The College Park Gazette featured us on the front page of their April 8th 1999 edition. The article is reprinted here with permission.
College Park couple cash in on their card game creations
With its College Park corporate headquarters being a blue house trimmed in purple with a 7-foot-tall gumball machine on the porch, few people would expect Looney Labs to be a staid, stuffy company.
And then there's the name. Looney Labs. Something cartoonish, like Looney Tunes, right? Kind of wacky, a little crazy. Cute.
Then you meet Andy and Kristin Looney the company's husband-and-wife owners, and you stand in child-like awe staring at the foyer and living room filled not with couches and chairs, but with games of every sort.
Video games, board games, card games, dice games. You name a game and it is somewhere in Wunderland, the moniker the Looneys have given their humble abode.
Why "Wunderland" and not "Wonderland" you ask? The name comes from Kristin's maiden name of Wunderlich, which aptly means "strange or peculiar" in German, she said.
"Our house is a fairly interesting place," Andy Looney, 35, said with just a hint of sarcasm. "We play pretty diverse stuff."
But the Looneys' love for play and games has gotten serious recently.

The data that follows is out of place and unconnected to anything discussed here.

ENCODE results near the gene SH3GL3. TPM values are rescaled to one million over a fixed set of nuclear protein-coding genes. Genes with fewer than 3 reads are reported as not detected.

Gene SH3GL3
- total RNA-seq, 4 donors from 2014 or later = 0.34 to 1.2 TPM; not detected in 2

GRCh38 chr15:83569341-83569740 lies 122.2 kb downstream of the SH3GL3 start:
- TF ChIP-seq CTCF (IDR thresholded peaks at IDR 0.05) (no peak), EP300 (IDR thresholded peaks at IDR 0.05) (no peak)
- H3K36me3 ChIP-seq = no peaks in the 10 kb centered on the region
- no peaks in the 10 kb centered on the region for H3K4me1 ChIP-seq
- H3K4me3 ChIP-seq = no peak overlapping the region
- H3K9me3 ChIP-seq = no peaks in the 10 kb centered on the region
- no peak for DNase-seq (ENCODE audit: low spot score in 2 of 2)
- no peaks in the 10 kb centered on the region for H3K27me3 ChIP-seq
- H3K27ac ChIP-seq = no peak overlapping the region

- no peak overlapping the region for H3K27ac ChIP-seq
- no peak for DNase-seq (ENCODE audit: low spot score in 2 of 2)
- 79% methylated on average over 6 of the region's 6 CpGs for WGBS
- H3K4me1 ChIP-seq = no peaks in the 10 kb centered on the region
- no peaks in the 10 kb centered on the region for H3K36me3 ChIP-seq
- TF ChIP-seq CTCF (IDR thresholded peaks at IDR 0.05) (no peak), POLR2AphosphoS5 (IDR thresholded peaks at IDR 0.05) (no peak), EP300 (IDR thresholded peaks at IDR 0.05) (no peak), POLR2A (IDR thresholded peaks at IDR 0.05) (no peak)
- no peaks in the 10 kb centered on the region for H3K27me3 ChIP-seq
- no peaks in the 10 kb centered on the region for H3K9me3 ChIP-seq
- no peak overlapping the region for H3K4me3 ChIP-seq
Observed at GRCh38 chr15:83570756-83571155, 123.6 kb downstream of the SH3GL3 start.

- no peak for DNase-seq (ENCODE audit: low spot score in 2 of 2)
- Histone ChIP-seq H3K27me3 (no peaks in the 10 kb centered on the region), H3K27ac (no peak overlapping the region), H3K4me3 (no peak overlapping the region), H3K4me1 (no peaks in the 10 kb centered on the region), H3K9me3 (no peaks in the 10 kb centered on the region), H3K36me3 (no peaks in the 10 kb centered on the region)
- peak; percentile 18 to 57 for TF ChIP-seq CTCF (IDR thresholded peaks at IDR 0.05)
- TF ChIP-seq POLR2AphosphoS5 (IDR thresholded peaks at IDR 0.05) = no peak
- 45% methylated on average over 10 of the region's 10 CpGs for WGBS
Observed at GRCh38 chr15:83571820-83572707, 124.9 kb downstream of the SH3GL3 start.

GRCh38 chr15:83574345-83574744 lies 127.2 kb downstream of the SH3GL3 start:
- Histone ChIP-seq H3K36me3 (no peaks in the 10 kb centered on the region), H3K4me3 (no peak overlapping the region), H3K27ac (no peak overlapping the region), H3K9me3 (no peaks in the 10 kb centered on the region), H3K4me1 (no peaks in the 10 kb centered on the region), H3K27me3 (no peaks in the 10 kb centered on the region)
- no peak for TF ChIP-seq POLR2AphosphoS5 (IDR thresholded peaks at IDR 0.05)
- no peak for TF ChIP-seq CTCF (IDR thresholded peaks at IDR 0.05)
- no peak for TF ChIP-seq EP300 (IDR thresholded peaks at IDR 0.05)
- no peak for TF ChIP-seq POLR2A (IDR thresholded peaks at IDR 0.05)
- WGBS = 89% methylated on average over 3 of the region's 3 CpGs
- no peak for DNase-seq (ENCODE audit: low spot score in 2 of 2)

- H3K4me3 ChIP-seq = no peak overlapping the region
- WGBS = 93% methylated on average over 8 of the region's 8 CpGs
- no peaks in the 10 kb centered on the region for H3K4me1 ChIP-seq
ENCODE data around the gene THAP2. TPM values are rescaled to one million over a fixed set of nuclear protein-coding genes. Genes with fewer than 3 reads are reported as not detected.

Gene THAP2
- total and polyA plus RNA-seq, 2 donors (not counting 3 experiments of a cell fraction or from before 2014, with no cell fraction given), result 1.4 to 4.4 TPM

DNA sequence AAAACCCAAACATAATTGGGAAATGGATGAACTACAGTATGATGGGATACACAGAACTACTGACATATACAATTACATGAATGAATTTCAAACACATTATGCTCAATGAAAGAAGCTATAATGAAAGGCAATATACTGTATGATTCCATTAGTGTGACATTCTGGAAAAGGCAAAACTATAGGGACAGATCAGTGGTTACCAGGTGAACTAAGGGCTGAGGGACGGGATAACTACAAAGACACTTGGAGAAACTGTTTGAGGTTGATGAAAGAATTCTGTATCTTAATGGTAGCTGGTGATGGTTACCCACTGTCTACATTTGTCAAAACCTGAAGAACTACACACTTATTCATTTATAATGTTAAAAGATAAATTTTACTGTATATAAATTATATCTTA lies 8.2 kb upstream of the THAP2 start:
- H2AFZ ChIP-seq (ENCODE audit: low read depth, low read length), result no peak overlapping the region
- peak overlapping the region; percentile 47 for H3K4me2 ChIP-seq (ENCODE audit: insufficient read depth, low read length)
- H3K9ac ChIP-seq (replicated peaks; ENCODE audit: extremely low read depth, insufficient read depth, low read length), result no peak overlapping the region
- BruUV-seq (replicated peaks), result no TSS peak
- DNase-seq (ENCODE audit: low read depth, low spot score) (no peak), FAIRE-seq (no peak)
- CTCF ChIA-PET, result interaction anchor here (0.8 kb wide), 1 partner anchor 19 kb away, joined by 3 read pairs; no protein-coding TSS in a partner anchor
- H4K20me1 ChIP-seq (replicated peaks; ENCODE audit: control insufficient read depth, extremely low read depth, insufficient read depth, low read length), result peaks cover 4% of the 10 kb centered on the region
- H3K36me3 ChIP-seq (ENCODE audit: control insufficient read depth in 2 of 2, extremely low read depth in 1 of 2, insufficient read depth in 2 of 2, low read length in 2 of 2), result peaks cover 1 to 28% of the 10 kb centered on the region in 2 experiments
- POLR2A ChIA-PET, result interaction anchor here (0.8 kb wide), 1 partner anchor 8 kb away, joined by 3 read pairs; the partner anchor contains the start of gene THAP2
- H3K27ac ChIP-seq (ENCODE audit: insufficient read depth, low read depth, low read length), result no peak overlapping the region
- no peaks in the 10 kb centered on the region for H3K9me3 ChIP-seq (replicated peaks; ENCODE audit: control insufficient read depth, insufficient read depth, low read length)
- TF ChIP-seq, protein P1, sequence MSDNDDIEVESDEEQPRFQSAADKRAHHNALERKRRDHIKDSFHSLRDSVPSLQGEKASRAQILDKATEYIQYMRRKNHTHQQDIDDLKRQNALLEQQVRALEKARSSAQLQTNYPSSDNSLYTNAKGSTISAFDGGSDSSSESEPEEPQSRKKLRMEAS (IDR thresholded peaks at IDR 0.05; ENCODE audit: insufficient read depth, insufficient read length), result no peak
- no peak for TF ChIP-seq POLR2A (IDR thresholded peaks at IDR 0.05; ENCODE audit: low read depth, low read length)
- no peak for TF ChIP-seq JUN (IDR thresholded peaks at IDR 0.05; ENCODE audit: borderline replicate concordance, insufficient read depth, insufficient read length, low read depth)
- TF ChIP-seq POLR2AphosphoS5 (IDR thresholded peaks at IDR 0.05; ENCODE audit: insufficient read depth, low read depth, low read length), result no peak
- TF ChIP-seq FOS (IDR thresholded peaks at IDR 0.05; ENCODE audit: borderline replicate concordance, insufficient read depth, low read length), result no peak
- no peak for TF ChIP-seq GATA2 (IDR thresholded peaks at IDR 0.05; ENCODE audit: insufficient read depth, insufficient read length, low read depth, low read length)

In addition to devoting full-time attention to Looney Labs, their game and gift design business, the couple will also launch an on-line game store later this year and they continue to publish a weekly on-line magazine, a "Webzine," in cyberlanguage, touting their games and the creations of other designers, as well as updating friends and fans on business and personal happenings.
If that was not enough, the Looneys' latest claim to fame is that their card game, Fluxx, was named one of the five best new games in the country by American Mensa last month at the high-IQ society's annual Mind Games competition in Seattle.
"It's one of the best awards a game can get," Kristin Looney, 33, said.
"It was a surprise," her husband said, "but it wasn't a shock."